Ehi amico... c'è Sabata, hai chiuso!
From The Spaghetti Western Database
Ehi amico... c'è Sabata, hai chiuso! (Italy 1969 / Director: Gianfranco Parolini [as Frank Kramer])
- Runtime: 106 minutes
- Release Date: 16.9.1969
- Filming Locations: Almería, Villa Mussolini - Rome ITALY
Also known as
Sabata (U.S.A.) | Sabata (France) | Sabata (Brazil) | Sabata (Germany) | Sabata (Portugal) | Oro sangriento (Spain) | Sabata, salaperäinen ratsastaja (Finland) | Sabata, o tromokratis tou El Passo (Greece) | Hé barátom, itt van Sabata (Hungary) | Sabata viene a matar (Mexico) | Sabata vadiler hakimi (Turkey) | Sabata (Czech Republic) | Sabata O Homem Que Veio Para Matar (Brazil) | 西部悪人伝 (Japan)
Cast and crew
- Cast: Lee Van Cleef (Sabata), William Berger (Banjo), Ignazio Spalla [as Pedro Sanchez] (Carrincha), Aldo Canti [as Nick Jordan] (Alley Cat / Indio), Franco Ressel (Hardy Stengel), Antonio Gradoli [as Anthony Gradwell](Fergusson), Linda Veras (Jane), Claudio Undari [as Robert Hundar] (Oswald), Gianni Rizzo (Judge O'Hara), Spartaco Conversi [as Spanny Convery] (Slim), Carlo Tamberlani [as Charles Tamblyn] (Nichols, banker), Luciano Pigozzi [as Alan Collins] (False Father Brown), Marco Zuanelli (Sharky), Franco Marletta (sergeant ?), Andrea Aureli [as Andrew Ray] (Tequila), John Bartha [as Janos Bartha] (sheriff), Giuseppe Mattei [as Joseph Mathews] (Frankie, Virginian brother), Romano Puppo (Rocky Bendato)
- Also with: Vittorio André (Father Brown), Fortunato Arena (Stengel henchman at ranch), Gino Barbacane (Stratford, bank guard), Giuliano Dell'Ovo (bank guard), Gilberto Galimberti (Shotgun, hitman), Ana María Noé (Sharky's mother), Mimmo Poli (bartender), Clemente Ukmar (Virginian brother), Franco Ukmar (Virginian brother), Franco Pasquetto (Clayton brother), Luigi Ciavarro (Clayton brother), Giulio Mauroni (Stengel henchman), Sisto Brunetti (Stengel henchman), Bruno Arié (Stengel henchman at ranch), Angelo Susani (Stengel henchman at hotel), Amerigo Santarelli (Stengel sentry), Fulvio Pellegrino (Daugherty citizen), Antonio Marcolini (gambler), Aldo Formisano (saloon customer), Luciano Bonanni (saloon employee), Julie Fair (saloon girl dancer), Alfonso Giganti (croupier), Rocco Lerro (Oswald henchman), Artemio Antonini (bank robber, wagon), Mario Dionisi (bank robber, wagon), Sergio Testori (bank robber, wagon), Pietro Torrisi (bank robber, wagon), Antonio Danesi (bank robber, wagon driver)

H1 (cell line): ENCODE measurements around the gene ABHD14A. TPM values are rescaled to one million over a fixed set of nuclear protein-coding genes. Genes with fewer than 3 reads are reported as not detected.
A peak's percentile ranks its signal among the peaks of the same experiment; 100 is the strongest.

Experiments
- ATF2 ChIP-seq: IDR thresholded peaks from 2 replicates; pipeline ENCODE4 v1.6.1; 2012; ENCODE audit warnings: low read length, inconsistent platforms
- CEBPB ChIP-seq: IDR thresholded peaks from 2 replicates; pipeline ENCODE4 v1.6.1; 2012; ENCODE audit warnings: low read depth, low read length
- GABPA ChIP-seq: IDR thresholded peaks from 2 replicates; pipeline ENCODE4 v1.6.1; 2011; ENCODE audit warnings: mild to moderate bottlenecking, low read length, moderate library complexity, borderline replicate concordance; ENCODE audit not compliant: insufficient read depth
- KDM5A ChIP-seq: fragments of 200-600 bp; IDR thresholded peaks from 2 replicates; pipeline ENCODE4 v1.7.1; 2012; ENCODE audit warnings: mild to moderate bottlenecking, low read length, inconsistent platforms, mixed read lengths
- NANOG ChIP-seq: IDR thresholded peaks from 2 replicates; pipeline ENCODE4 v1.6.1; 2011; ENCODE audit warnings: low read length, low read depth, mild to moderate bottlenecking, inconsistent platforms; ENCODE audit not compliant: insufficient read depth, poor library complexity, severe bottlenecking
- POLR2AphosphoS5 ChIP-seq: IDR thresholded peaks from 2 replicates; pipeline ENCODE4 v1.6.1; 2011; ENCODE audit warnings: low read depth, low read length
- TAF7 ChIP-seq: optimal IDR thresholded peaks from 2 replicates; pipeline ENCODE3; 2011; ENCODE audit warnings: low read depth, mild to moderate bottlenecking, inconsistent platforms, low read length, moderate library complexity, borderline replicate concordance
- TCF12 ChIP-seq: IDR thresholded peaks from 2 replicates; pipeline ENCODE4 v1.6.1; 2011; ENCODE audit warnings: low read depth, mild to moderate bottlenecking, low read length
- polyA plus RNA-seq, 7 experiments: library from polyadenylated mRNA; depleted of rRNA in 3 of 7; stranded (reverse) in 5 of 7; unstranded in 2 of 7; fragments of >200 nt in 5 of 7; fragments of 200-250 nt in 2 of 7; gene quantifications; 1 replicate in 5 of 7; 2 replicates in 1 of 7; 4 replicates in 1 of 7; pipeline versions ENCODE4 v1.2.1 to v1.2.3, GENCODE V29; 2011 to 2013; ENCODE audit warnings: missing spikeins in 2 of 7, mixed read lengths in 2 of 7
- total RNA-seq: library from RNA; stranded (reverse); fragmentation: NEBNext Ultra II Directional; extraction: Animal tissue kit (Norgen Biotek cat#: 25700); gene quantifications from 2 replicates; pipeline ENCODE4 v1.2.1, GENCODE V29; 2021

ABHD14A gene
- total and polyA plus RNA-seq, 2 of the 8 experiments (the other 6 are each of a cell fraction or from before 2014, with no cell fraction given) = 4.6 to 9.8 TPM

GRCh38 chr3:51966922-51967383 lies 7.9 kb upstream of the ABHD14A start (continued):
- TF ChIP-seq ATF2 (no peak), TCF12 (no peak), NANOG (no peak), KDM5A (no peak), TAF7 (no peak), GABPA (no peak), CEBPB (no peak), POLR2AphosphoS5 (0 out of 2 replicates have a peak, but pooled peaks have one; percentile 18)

- Story: Gianfranco Parolini, Renato Izzo
- Screenplay: Gianfranco Parolini, Renato Izzo
- Cinematography: Sandro Mancori [Technicolor - Techniscope 2,35:1]
- Music: Marcello Giombini
- Producer: Alberto Grimaldi
Sabata foils the attempts of the town leaders of Daugherty, Texas to rob their own bank of $100,000 in order to buy land and sell it to the approaching railroad.
Spaghetti Western fans used to the likes of Django and The Good, The Bad and the Ugly might be taken by surprise when watching Sabata. True, the film does star spaghetti Western star Lee Van Cleef as the tight-lipped hero of the title, but it has a very different feel from the genre's traditional, Sergio Leone-derived style. Director/co-writer Gianfranco Parolini (alias Frank Kramer) takes things in a direction that seems to fall halfway between The Wild Wild West TV series and a James Bond movie; the film is packed with colorful characters, exotic weapons, and the action scenes that mix wild stunts with pyrotechnics. Parolini appropriately gives the film a light touch, playing up the colorful and humorous aspects while delivering the action. The end result is a little too long for this sort of light material, causing it to drag a bit in the middle, but it is too good-natured and entertaining to dislike. In short, Sabata is likely to make fun viewing for Euro-cult fans and anyone interested in an offbeat Western.